Simply put, Sekou’s offensive game will likely need to be built from the ground up to be ready at the NBA level, the only hope for instant translation is likely his ability to run in transition and perhaps hit a few open 3s.

On defense there is far less downside. As stated above, he will want to add some more muscle but he’s far from a twig. He’s mostly going to need to adjust to not always being able to shut guys down by simply being more athletic, basically iron out the rough spots. But he has such great natural talent, already shows a high degree of ability, and has such a great reputation as a relentless worker that he is as close to a sure thing on defense as you can get with a prospect.

There is also a little bit of concern about maturity level. He left his first basketball academy for disciplinary reasons, there was a tweet about gay people, some other stuff. Not a huge red flag for such a young guy, but something he will have to prove isn’t going to continue.

Overall his defensive abilities and potential are as there as they can be but may take some time, the offense on the other hand is a total question mark at the NBA level.

Best-case scenario:

Sekou can shoot out the gate and adjusts to the NBA game quickly on defense. He spends his rookie season as a solid 3 and D guy who fills the gaping hole of big-wing defender on the Pistons roster. in the coming seasons he gets more comfortable on the offensive end, slowly taking on more ball-handling duties and creating more for himself all while smoothing out his defensive abilities. By year 4 he is an all-defense player a good shooter and scoring 20ppg. He isn’t a true number 1 on offense but a killer #2 and one of the best defenders alive and the becomes the foundation that the Pistons build a contender around. (yes, he really does have that kind of potential)

Worst-case scenario:

He isn’t even close to ready this season. When he does get on the floor he’s so lost by the speed and strength of the NBA game that no amount of athleticism will save him. There’s stories about him struggling to adapt to the United States, he tweets something stupid again, whispers of him hanging out with Nick Young and Gilbert Arenas. As the seasons go by it becomes clear that his athleticism was over-hyped, he’s a good but not great athlete by NBA standards, and the skill never comes. He tops out as a decent high-energy defender but nothing more, falls to the edge of the league before returning to Europe where he enjoys a long and successful career. For good measure some guy that you wanted them to draft instead becomes a superstar.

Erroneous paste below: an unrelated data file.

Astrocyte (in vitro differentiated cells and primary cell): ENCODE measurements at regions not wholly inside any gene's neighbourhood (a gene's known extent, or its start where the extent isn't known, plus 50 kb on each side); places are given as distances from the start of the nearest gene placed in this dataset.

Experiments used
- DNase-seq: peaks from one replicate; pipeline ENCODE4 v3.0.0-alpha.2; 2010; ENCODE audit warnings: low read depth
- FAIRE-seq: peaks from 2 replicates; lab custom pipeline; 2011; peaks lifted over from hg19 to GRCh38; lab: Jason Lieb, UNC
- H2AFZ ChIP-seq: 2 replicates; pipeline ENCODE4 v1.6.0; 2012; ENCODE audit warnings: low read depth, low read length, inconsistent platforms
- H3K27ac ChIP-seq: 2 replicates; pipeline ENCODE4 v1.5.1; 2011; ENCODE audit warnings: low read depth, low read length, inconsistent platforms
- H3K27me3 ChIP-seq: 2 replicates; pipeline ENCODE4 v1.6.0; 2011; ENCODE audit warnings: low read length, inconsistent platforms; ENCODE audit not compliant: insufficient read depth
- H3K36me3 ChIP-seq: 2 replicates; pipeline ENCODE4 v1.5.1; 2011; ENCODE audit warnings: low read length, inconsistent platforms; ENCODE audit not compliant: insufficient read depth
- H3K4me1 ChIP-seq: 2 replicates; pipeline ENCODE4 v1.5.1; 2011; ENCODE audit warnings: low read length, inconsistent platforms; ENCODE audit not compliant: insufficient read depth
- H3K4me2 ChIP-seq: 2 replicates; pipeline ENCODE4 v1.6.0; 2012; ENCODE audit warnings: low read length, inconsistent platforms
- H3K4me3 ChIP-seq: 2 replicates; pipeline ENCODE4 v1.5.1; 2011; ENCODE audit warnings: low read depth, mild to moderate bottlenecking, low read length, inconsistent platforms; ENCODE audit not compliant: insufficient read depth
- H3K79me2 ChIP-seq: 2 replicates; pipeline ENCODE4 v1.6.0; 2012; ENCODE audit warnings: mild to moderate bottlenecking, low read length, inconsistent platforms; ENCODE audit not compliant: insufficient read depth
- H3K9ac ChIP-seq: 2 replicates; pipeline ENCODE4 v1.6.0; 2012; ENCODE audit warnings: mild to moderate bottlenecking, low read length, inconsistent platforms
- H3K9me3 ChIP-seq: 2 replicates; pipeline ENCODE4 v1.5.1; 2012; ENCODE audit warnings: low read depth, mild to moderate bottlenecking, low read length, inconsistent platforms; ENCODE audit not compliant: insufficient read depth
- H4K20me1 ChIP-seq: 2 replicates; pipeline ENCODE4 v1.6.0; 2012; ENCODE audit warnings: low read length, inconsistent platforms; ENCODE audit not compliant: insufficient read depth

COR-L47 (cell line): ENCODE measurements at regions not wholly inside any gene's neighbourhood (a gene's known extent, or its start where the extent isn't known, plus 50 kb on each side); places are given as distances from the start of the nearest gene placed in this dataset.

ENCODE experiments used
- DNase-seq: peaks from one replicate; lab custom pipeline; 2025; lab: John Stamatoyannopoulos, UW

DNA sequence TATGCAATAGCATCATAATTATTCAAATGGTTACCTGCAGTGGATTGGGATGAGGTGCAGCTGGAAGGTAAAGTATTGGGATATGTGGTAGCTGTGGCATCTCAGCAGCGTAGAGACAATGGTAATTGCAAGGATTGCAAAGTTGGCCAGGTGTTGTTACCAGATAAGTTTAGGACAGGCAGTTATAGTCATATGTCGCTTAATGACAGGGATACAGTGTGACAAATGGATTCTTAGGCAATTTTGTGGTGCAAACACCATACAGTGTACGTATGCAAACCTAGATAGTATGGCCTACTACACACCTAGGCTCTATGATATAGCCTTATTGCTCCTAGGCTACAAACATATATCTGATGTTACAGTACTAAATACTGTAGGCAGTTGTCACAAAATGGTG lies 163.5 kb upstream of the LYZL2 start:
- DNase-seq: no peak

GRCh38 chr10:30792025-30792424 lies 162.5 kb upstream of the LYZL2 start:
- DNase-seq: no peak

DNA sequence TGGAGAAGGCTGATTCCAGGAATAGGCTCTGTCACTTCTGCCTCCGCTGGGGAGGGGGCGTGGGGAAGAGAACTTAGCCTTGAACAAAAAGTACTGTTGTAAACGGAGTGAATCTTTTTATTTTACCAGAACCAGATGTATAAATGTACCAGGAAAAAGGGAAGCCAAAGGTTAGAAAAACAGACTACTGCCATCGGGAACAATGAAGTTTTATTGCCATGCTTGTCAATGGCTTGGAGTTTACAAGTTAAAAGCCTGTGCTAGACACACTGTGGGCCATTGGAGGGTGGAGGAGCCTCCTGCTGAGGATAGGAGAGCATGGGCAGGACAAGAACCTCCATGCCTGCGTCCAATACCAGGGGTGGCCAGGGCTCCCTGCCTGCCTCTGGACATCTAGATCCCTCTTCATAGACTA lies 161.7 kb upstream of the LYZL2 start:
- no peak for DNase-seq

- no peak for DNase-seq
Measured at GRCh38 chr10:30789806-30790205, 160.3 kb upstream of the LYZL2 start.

Biggest question:

Can he play small forward? In France he swapped around the wing at will, he is mostly projected as a power forward long-term in the NBA but most expect him to at least be able to play either forward spot. If he isn’t able to go at the 3 though, he will have a harder time finding a role and playing time.

The Verdict:

I said before the draft that the Pistons must draft the best player available regardless of position or fit and they clearly got the guy they believed to be the best player. I have real fears about his offense ever translating, I also have a longstanding fear of guys who get extra-hyped because people compare to them to a NBA player that they look like, but there is a ton to like here. On top of that, he has a good chance to bust into the rotation right away as the big-wing defender they desperately need.

This was the right pick, they had him 5(!) overall on their big board. Even if he isn’t ready to play right away. Down the road his combination of natural talent and high motor should at least make him a really good role-player with the potential to be much more.